A recent report from Fior Markets predicts the global A2 milk market is anticipated to grow to 21.39 billion by 2026 as more individuals suffering from milk sensitivities begin to explore A2 as an option. While A2 milk still may be seen as a niche market in the U.S. for now, as awareness about its benefits continues to grow, some dairy farmers are predicting it will be the milk of the future. 


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Kelsey
Hi there! I’m Kelsey! I am a wife, a mother and homesteader. I’m also a Certified Natural Health Practitioner so health is very important to me. I love to help people with their health journey. A HUGE part of that process is through high quality milk. I am a massive proponent of rich, high quality milk from Jersey Cows.

Comments (7)

  • Hi Kelsey
    That is great info.
    I have a question I have two Jersey milk cows do you know where I can get a test kit to see if my Jerseys gie a2 milk ?
    Thank You
    Jerry Kawasaki

    • Hi Jerry! Sorry for the late reply. There are many places that can tell you weather your Jersey Cow produces A2 milk. Central Star is one and the other is UC Davis. I’ve also heard that if you register your Jersey cow with the Jersey Association, they will to the testing at a more affordable rate and the data will go into the cows registry. Hope this helps!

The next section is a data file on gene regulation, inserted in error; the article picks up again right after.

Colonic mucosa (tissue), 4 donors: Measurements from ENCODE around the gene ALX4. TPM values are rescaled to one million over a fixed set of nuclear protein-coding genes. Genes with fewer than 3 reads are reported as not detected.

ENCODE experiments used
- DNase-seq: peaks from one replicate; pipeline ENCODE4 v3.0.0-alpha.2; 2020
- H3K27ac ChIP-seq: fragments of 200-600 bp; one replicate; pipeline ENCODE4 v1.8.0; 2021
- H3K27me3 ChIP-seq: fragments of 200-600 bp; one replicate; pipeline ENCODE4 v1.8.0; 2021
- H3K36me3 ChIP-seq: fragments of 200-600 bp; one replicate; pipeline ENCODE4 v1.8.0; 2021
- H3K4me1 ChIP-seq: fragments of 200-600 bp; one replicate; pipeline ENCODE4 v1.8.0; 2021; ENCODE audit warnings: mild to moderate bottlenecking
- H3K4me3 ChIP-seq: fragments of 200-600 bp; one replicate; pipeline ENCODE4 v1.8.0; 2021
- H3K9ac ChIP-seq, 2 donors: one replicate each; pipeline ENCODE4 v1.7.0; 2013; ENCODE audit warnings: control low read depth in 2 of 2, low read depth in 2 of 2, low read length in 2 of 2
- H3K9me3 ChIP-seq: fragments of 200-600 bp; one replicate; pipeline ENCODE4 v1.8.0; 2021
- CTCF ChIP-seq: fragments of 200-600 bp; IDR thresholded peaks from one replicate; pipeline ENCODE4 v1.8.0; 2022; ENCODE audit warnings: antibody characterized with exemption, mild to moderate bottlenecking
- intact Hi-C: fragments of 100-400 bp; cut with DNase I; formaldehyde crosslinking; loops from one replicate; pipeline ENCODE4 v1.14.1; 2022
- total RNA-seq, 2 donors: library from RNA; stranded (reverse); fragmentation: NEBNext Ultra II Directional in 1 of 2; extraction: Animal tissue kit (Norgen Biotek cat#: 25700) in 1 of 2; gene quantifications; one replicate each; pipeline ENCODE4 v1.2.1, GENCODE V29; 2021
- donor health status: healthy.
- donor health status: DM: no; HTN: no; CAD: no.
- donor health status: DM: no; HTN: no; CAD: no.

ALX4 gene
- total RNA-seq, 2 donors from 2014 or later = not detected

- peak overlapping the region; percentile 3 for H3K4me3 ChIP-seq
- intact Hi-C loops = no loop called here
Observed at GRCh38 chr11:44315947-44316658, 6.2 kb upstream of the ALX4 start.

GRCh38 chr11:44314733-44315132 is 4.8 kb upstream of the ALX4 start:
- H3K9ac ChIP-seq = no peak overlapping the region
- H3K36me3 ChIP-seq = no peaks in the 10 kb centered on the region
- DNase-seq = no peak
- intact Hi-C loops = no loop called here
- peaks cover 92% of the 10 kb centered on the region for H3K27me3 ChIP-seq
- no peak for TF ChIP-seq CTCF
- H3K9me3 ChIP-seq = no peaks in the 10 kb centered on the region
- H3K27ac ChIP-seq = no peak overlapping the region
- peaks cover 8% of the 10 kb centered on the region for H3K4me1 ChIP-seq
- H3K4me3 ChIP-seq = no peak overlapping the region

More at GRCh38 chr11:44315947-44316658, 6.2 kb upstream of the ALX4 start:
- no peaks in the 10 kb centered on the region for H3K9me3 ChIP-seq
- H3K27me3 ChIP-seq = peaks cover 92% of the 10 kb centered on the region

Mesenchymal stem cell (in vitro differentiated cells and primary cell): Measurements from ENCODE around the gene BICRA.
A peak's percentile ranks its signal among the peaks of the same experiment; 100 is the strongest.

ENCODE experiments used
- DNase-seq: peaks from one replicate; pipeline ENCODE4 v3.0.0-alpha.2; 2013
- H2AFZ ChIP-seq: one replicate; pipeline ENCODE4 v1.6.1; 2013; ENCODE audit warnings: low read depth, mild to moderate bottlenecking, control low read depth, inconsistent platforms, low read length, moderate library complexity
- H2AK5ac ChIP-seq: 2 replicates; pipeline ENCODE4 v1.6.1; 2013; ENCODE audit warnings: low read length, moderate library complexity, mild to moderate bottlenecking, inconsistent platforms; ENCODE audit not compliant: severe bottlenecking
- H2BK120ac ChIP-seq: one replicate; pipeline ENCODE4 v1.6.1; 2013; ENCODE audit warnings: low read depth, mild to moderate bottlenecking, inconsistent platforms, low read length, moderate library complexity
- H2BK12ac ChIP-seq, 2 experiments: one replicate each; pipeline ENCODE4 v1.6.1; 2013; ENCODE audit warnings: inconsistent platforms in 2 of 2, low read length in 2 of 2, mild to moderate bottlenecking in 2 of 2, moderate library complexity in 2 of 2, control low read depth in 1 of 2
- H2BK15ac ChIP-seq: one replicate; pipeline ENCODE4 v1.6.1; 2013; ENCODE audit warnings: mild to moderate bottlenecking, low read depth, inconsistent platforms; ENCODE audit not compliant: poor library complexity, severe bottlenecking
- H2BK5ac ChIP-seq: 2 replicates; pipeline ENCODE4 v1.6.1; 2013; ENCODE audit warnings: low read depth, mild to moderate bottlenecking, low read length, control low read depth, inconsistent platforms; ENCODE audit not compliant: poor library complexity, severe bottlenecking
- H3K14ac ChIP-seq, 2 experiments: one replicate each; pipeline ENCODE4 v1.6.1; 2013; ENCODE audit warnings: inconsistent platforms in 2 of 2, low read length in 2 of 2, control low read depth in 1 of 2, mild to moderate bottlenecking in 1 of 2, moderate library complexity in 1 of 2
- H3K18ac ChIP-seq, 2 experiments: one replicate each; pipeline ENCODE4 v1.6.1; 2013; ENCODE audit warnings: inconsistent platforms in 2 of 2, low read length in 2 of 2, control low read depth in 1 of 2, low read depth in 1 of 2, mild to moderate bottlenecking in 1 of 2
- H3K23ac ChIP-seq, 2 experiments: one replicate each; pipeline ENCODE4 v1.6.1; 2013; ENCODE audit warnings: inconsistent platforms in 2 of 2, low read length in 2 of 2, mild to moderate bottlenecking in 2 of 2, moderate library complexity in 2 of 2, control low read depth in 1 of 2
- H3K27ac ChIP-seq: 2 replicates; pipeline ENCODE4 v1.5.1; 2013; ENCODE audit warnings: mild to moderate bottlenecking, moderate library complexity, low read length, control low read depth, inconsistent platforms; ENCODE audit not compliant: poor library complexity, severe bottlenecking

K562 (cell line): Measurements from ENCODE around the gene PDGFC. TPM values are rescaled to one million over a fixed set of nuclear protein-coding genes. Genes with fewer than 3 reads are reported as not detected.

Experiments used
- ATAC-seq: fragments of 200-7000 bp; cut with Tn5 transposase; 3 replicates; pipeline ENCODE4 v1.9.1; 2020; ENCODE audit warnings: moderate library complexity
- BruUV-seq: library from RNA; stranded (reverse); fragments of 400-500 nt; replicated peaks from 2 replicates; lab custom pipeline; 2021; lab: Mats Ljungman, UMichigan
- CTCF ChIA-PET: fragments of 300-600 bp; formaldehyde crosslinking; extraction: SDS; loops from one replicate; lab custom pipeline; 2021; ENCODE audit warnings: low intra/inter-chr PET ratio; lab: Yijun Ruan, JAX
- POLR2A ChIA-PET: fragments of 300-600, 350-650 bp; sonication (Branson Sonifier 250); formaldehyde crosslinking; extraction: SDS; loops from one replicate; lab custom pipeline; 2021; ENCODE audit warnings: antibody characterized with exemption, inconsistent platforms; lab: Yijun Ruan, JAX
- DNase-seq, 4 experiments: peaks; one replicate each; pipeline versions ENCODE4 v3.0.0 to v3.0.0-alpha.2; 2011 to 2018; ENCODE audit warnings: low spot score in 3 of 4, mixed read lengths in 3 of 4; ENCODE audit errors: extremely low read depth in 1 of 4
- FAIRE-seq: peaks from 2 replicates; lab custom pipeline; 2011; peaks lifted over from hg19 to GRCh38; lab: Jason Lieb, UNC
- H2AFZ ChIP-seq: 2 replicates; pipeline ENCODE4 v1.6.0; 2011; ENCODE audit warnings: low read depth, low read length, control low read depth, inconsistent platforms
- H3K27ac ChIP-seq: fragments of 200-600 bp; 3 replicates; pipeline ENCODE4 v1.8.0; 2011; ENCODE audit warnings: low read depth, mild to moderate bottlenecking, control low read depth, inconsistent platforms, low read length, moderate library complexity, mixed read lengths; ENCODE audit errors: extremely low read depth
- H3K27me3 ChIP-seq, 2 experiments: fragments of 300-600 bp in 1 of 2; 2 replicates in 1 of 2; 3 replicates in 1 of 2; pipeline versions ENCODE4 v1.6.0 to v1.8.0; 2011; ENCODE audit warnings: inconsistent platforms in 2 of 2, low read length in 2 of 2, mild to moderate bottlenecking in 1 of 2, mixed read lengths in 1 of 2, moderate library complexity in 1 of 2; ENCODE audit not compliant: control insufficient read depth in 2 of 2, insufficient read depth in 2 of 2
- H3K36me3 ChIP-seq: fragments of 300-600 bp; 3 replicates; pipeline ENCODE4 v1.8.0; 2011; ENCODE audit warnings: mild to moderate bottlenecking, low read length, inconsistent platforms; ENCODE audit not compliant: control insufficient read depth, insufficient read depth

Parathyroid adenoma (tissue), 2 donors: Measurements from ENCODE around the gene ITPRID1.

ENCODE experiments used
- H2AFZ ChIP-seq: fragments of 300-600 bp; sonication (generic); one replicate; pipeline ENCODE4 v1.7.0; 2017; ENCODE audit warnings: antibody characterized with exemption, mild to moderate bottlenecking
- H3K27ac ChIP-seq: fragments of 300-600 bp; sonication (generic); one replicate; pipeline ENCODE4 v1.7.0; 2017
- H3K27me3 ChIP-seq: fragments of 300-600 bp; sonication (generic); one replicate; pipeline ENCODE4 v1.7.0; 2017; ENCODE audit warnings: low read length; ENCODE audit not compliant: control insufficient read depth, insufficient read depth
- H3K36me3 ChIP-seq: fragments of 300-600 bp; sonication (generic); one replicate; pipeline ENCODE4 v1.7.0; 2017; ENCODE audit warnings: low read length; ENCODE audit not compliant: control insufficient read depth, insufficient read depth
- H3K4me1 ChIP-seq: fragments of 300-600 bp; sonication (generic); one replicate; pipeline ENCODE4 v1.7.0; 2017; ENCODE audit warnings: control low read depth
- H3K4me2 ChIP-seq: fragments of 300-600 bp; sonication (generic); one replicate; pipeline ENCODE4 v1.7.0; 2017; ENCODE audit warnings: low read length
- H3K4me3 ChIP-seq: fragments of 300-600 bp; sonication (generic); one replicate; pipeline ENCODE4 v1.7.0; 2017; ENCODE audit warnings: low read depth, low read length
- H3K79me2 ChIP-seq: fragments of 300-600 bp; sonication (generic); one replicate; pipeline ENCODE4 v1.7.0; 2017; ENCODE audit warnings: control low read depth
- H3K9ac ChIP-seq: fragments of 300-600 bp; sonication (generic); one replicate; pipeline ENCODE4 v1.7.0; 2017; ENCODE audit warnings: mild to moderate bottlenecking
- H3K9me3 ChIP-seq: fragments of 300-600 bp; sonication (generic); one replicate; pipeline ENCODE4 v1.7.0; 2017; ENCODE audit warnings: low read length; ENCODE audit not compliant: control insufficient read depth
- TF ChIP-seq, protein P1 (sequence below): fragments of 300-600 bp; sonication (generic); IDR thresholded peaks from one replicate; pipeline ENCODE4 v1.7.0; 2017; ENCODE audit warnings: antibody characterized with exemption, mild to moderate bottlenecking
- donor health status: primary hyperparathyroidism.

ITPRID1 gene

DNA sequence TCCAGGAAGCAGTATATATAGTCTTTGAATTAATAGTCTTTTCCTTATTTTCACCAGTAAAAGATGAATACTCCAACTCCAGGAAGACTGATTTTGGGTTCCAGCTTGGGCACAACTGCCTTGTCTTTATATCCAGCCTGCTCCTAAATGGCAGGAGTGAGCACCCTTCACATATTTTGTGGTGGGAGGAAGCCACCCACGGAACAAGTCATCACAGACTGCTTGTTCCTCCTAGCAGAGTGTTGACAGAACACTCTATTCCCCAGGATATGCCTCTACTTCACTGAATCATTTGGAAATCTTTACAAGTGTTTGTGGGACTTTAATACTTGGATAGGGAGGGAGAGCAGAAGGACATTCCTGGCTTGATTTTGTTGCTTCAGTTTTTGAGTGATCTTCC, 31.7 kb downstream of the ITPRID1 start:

• Just found this site while researching which to get, Jersey or Guernsey.
    There seem to be good arguments for both.
    I am leaning more towards the Guernsey because of their subsistence on grass and hay only without a drop in milk production.
    Have not purchased either yet, I like to do plenty of research before I just jump.
    Any help would be greatly appreciated.

    • Hi Sam! Sorry for the late reply. The short answer, is if you get either, you can’t go wrong. At the end of the day, both Jersey and Guernsey cows are the best you can get. I will say that the Jersey is better suited for smaller homes and homestead just due to their size. They are are smaller than Guernseys. Have fun no matter which cow you get!

    • Hi Sam! Sorry for the late reply.

      At the end of the day, you can’t go wrong with either. Jersey and Guernsey’s are the two top breeds. Jerseys are generally smaller in size while Guernseys are typically larger. This will affect your feed costs. But other than that, they are both great breeds.

  • Hey

    i am really struggling to find a2 milk in france. do you know anywhere you can buy jersey or guernesy milk in France please?

  • Good day Kelsey,
    I’m Dereck and I work for Jersey Canada up here in Guelph, Ontario. It’s great to hear of someone who is such a Jersey buff. I found your article very interesting and would like to talk to you about writing for our magazine.